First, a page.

Robert Galbraith / Reuters

In her solo dissent from a case at the U.S. Supreme Court on Monday, Justice Sonia Sotomayor chose to be blunt about the ruling's implications. “By sanctioning a ‘shoot first, think later’ approach to policing, the Court renders the protections of the Fourth Amendment hollow,” she wrote of her colleagues’ 8-1 decision in Mullenix v. Lena to shield a police officer from liability for shooting a man during a high-speed chase.

Mullenix is neither a high-profile case on the Court’s docket nor a landmark decision in its jurisprudence. But Sotomayor’s dissent from it adds to what has become an increasingly prominent theme of her tenure: the Fourth Amendment’s constraints on law enforcement, and a skepticism toward those who try to stretch them.

This particular case centered on the death of Israel Leija, Jr., who was shot and killed by Chadrin Mullenix, a trooper with the Texas Department of Public Safety, during a high-speed pursuit on Interstate 27 near Tulia, Texas, in 2010. The chase began when a local police officer attempted to arrest Leija on an outstanding warrant in Tulia. Leija fled, leading officers on an 18-minute, high-speed pursuit. During the chase, Leija called the local police dispatcher and, in what the dispatcher interpreted as a state of intoxication, warned that he had a gun and would shoot officers pursuing him.

DPS officers set up spike strips, designed to puncture a fleeing suspect’s car during a high-speed chase, along Leija's route. Mullenix set his up near an overpass further down the interstate. He then radioed one of the pursuing officers and proposed trying to shoot Leija’s car to disable it, which he had not been trained to do. The other officer told him to “stand by” and “wait to see if the spike strips work.” Leija’s family claims Mullenix heard this response; Mullenix denies it. Mullenix then took out his service rifle, waited on the overpass for Leija to arrive a few minutes later, and fired six shots at the vehicle as it passed under him toward the spike strips. Four of the shots struck Leija, killing him.

Leija’s family subsequently sued Mullenix, arguing the officer’s excessive use of force violated Leija’s Fourth Amendment rights. Lower courts agreed and waived Mullenix’s qualified immunity, which protects police officers from legal liability unless they violate clearly established constitutional rights. But in an 8-1 decision, the Supreme Court ruled Mullenix was indeed protected by it in this case because the inappropriateness of his actions had not been sufficiently established under existing precedents.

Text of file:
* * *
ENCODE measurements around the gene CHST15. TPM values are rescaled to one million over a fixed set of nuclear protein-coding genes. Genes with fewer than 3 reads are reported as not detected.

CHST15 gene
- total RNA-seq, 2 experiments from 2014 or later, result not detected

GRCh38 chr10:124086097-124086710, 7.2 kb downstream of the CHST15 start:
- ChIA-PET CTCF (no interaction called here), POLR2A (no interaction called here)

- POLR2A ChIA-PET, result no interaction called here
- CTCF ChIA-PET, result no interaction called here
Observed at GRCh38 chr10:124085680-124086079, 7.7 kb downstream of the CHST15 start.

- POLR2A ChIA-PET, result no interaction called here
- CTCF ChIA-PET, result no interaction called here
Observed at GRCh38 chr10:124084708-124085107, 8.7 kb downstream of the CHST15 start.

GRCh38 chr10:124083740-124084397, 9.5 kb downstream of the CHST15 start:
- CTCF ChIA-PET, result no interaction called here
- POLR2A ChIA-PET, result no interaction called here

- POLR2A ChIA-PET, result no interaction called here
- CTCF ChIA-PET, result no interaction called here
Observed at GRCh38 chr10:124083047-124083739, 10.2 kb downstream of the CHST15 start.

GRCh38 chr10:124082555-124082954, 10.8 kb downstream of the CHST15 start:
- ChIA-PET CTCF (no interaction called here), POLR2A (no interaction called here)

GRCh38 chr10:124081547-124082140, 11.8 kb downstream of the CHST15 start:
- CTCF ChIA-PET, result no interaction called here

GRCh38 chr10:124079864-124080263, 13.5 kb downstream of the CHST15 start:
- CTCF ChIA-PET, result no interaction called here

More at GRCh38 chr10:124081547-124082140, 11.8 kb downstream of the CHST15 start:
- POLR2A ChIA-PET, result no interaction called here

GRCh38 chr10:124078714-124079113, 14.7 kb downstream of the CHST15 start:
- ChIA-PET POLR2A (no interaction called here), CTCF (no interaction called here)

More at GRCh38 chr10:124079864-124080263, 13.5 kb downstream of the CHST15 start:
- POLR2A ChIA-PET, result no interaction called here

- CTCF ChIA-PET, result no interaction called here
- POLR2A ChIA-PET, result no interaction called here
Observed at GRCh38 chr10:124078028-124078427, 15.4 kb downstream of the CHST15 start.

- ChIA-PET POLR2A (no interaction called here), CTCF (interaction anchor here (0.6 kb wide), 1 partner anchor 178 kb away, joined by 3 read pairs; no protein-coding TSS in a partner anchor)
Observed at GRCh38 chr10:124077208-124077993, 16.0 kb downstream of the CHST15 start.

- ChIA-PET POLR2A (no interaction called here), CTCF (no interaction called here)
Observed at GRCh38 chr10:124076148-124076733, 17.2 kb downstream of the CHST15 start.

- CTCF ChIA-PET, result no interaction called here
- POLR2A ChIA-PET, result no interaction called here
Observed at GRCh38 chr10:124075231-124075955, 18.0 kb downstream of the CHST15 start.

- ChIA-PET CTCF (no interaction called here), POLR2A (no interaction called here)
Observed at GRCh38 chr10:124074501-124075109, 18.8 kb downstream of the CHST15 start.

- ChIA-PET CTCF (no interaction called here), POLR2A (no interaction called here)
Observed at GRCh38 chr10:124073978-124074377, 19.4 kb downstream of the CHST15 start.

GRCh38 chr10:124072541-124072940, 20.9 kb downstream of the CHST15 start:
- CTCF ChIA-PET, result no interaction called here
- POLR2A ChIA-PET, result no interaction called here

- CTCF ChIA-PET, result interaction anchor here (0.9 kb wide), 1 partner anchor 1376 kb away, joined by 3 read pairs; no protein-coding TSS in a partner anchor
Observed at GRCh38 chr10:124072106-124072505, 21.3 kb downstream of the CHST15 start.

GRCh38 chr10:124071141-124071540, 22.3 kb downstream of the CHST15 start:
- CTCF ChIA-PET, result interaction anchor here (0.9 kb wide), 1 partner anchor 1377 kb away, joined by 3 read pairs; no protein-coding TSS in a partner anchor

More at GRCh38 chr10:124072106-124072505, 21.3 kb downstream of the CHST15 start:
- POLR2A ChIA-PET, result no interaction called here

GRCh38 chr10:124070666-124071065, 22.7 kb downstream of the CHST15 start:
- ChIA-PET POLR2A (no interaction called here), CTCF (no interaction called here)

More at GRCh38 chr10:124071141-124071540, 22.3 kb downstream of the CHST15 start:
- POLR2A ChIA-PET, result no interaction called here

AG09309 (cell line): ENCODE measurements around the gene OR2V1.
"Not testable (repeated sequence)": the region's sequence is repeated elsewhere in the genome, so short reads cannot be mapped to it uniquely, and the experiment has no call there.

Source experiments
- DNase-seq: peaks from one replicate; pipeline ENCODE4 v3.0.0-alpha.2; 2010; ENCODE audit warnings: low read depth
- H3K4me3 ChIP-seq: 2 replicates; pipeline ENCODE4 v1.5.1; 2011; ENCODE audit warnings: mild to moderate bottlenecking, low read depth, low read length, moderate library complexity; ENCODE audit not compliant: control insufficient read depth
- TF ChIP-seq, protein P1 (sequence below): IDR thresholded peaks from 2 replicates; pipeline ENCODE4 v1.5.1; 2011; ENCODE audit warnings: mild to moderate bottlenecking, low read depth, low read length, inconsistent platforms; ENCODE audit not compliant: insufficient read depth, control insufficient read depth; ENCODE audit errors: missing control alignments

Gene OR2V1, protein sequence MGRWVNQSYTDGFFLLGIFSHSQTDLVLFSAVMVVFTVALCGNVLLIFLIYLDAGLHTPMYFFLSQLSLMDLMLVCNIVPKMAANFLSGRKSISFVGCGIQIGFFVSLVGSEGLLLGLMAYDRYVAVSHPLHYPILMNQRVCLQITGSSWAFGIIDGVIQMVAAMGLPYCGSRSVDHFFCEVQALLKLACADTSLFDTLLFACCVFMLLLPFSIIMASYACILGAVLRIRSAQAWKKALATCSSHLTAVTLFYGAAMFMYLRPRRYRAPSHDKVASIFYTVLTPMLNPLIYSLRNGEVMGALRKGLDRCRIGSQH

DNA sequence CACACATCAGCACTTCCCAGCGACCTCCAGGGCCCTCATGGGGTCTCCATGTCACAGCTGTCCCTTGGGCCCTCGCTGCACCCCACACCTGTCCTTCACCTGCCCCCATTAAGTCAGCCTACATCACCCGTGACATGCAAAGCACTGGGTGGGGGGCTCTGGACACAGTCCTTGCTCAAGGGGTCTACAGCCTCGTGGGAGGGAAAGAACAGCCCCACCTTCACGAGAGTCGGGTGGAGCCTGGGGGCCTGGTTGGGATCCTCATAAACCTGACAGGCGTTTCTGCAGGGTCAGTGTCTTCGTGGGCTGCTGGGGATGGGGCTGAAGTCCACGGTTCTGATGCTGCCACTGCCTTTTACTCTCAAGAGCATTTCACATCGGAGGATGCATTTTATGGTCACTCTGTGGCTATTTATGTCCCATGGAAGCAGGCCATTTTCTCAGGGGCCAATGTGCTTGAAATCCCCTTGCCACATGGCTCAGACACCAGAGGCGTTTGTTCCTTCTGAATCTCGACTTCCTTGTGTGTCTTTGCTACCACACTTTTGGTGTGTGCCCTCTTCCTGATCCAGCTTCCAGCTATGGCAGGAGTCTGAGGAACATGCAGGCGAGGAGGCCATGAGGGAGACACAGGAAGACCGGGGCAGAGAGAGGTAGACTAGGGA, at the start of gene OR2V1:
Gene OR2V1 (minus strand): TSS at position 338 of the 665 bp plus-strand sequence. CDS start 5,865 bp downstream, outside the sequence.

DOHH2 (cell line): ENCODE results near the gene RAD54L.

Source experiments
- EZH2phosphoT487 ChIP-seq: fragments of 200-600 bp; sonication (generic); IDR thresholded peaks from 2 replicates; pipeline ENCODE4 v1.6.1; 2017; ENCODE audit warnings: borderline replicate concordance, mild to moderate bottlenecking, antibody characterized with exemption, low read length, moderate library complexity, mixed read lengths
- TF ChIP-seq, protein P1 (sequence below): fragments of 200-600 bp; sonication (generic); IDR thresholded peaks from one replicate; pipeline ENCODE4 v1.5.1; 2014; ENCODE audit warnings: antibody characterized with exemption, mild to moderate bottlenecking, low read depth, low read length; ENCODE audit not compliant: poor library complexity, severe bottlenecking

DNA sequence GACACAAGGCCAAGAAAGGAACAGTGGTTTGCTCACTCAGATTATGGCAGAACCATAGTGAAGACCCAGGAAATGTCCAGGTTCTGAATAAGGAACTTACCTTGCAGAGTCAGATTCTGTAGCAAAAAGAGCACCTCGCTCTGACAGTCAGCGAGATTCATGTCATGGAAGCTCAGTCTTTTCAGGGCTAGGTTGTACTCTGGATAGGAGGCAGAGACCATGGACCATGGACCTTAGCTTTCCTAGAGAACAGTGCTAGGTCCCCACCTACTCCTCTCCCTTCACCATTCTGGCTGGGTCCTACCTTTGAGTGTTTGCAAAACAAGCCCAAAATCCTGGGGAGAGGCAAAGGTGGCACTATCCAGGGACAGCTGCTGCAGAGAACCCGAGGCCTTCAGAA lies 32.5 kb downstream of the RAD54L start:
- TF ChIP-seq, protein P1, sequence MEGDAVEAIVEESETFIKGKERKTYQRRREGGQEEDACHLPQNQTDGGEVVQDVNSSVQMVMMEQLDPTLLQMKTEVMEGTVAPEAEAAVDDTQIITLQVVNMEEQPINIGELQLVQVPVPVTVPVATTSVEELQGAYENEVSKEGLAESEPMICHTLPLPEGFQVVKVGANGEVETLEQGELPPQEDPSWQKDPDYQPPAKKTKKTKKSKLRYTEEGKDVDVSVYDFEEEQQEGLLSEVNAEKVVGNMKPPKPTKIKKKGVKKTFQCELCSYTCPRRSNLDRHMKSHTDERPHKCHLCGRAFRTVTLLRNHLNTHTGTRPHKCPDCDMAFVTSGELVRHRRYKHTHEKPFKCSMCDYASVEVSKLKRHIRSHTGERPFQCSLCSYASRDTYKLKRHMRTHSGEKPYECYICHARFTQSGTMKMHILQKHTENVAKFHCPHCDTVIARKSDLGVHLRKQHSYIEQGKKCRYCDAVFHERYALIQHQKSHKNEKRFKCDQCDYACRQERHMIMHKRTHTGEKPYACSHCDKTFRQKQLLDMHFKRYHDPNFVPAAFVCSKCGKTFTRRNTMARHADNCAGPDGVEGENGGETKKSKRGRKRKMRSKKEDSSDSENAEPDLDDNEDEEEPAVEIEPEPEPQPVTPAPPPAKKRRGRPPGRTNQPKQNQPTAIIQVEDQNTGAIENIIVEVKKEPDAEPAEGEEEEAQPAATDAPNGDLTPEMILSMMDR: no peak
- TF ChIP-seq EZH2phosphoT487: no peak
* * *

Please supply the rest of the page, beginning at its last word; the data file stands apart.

The Court decided the case per curiam, meaning “from the bench,” with no oral arguments and no individual name attached to the opinion. Only Sotomayor dissented from the Court’s consensus, though Justice Antonin Scalia filed a brief, separate concurrence in which he distinguished between the “use of
force that happens to kill the arrestee” and the “application of deadly force.”

First, Sotomayor wrote that Mullenix failed to prove shooting Leija was necessary when the spike strikes would have stopped his car and ended the pursuit without lethal force. Accordingly, she then alleges the majority “glossed over the facts” of the case and wrongly focused on the decision to stop the car instead of the manner in which Mullenix did it. Finally, she notes Mullenix’s first words to his superior officer after killing Leija were, “How’s that for being more proactive?” He was apparently referencing another officer’s critique during a counseling session; Sotomayor said the remark reflected “the culture this Court’s decision supports” when it shields an officer who used deadly force “for no discernable gain and over a supervisor’s express order to ‘stand by.’”